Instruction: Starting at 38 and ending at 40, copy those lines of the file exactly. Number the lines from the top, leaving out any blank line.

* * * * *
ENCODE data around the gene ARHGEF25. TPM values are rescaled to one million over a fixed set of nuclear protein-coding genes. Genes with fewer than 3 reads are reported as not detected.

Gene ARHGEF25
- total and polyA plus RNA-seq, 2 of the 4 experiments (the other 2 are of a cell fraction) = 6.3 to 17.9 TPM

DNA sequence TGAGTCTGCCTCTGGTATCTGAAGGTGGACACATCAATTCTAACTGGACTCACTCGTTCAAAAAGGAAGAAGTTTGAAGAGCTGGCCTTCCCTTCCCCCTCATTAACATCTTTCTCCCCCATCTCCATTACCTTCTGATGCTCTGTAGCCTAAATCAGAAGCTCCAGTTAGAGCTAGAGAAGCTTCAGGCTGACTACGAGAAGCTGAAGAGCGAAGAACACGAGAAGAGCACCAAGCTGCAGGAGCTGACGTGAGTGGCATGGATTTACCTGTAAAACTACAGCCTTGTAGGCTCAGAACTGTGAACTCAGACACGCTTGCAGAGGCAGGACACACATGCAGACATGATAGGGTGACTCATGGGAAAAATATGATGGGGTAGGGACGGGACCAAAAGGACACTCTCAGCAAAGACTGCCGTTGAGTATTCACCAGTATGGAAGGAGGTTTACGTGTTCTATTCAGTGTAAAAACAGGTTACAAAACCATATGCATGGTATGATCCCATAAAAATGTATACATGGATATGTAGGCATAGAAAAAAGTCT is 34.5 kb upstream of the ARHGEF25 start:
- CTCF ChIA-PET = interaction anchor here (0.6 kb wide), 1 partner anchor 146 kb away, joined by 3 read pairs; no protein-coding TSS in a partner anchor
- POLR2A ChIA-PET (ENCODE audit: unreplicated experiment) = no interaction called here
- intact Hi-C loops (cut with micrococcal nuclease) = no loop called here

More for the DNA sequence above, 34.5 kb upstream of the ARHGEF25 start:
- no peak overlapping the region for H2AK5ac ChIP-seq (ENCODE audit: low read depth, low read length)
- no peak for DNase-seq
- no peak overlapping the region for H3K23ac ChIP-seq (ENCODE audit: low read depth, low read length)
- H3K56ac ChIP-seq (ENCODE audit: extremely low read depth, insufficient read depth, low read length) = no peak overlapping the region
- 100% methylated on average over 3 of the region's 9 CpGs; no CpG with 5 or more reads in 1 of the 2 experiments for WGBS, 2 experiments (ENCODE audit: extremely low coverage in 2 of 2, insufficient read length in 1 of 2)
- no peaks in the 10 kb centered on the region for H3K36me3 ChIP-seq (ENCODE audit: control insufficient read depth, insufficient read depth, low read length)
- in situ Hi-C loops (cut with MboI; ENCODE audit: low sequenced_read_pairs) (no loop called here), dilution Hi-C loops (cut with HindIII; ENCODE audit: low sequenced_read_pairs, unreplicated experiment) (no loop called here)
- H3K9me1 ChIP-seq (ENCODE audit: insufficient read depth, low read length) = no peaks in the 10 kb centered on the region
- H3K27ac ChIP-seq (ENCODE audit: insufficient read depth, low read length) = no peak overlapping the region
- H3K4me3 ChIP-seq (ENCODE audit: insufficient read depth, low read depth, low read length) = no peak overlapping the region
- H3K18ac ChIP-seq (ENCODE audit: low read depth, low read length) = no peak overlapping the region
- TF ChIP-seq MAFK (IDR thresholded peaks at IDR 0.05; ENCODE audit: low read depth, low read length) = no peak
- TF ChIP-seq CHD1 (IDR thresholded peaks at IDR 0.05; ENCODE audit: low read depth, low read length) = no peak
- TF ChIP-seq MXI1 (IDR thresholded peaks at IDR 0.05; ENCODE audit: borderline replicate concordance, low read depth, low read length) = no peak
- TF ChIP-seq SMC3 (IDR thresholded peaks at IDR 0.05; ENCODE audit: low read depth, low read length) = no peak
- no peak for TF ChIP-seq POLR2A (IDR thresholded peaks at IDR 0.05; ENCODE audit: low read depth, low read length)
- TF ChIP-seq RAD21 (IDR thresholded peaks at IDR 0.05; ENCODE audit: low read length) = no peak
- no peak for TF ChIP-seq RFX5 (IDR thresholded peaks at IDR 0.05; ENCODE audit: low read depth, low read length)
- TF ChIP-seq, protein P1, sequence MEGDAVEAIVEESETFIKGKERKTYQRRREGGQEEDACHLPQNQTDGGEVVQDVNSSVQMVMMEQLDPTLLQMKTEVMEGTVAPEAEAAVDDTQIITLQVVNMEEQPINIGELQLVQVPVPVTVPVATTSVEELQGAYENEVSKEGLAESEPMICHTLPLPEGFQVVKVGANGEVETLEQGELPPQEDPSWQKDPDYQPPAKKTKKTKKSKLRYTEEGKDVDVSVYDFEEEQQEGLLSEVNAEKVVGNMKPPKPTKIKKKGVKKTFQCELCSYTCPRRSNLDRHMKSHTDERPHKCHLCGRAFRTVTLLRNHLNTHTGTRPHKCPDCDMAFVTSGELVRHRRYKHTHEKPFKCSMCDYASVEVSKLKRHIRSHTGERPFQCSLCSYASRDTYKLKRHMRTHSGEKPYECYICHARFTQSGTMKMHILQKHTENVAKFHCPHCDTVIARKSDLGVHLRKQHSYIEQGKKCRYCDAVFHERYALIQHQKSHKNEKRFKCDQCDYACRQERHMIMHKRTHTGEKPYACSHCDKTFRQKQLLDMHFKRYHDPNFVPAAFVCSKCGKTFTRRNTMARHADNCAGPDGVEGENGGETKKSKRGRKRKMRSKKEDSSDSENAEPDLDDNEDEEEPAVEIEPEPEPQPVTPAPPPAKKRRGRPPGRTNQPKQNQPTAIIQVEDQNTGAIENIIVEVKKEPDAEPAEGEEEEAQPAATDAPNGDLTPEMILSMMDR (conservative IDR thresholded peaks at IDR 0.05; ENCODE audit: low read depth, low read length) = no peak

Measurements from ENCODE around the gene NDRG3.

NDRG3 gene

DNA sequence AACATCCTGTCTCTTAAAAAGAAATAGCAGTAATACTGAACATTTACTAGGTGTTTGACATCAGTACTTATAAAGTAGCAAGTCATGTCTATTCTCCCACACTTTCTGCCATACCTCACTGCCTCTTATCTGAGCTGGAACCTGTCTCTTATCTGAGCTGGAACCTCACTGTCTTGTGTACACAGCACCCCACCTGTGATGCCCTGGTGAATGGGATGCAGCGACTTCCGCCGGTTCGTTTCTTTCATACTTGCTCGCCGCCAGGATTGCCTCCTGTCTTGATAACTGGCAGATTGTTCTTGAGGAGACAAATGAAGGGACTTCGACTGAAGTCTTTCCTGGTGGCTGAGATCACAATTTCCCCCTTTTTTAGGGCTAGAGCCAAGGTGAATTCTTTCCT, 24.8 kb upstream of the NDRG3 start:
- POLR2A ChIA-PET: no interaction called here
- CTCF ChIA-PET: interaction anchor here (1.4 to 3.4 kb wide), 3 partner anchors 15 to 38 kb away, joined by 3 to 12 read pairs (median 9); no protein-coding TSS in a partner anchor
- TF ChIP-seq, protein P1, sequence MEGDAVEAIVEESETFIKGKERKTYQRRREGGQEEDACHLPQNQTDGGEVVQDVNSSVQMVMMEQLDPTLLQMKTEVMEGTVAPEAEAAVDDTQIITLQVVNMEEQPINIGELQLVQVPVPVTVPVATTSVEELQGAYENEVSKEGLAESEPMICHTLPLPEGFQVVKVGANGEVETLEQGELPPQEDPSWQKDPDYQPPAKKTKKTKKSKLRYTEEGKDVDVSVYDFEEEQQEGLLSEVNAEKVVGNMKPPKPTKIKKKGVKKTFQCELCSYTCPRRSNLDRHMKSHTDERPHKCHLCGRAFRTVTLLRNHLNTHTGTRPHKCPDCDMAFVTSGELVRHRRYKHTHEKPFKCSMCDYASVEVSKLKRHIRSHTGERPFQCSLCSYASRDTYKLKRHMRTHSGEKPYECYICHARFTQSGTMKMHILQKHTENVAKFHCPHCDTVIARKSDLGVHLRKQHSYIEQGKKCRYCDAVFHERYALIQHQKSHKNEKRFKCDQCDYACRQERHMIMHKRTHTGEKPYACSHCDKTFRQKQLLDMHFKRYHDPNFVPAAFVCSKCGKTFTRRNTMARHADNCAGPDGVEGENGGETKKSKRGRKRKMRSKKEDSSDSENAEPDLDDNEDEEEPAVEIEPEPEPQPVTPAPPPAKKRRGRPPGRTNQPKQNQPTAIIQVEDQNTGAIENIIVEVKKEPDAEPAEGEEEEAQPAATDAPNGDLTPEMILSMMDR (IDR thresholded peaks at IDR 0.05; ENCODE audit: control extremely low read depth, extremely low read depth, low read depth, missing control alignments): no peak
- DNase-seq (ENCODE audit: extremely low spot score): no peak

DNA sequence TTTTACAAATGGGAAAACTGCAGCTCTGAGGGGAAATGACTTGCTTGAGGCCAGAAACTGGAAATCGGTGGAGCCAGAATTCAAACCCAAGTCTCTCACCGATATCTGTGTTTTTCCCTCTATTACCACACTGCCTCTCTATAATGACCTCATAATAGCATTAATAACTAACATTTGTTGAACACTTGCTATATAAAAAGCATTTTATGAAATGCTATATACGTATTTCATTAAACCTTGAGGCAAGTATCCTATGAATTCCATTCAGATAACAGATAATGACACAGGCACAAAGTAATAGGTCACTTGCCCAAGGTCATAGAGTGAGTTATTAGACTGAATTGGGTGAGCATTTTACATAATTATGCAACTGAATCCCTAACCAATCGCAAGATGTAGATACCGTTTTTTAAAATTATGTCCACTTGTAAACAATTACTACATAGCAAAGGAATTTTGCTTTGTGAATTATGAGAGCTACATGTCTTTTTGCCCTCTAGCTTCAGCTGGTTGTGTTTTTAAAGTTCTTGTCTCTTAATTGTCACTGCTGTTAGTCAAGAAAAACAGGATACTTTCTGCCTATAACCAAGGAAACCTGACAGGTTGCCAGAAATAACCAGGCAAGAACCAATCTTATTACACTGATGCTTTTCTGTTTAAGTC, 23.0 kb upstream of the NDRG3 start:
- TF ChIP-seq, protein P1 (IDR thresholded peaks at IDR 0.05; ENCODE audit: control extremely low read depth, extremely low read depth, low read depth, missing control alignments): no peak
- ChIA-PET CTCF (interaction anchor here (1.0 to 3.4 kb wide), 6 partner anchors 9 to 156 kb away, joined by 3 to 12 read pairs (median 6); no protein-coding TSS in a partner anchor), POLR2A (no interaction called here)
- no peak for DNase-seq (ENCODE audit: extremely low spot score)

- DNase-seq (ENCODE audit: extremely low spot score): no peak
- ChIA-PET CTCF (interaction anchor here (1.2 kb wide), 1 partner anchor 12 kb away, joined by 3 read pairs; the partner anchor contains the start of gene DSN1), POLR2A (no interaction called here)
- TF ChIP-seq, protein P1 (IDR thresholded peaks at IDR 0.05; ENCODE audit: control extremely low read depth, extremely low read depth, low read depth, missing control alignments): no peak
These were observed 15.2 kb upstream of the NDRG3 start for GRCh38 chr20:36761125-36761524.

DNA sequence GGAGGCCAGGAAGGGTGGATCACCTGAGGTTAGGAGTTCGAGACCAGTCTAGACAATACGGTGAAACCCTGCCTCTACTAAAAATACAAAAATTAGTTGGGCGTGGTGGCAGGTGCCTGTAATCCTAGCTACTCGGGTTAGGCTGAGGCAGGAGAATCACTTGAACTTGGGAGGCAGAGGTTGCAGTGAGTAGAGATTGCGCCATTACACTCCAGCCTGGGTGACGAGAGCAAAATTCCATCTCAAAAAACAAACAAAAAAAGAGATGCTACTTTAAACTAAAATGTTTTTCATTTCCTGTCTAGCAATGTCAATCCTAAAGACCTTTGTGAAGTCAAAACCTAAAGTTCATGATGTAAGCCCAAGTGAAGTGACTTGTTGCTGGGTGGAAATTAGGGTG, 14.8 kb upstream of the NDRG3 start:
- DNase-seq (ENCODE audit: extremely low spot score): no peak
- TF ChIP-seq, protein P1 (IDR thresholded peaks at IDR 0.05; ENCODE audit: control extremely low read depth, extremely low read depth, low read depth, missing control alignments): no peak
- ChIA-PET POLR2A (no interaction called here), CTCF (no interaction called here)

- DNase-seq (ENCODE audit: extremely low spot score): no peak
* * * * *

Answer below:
- no peak for DNase-seq (ENCODE audit: extremely low spot score)

- DNase-seq (ENCODE audit: extremely low spot score): no peak
- ChIA-PET CTCF (interaction anchor here (1.2 kb wide), 1 partner anchor 12 kb away, joined by 3 read pairs; the partner anchor contains the start of gene DSN1), POLR2A (no interaction called here)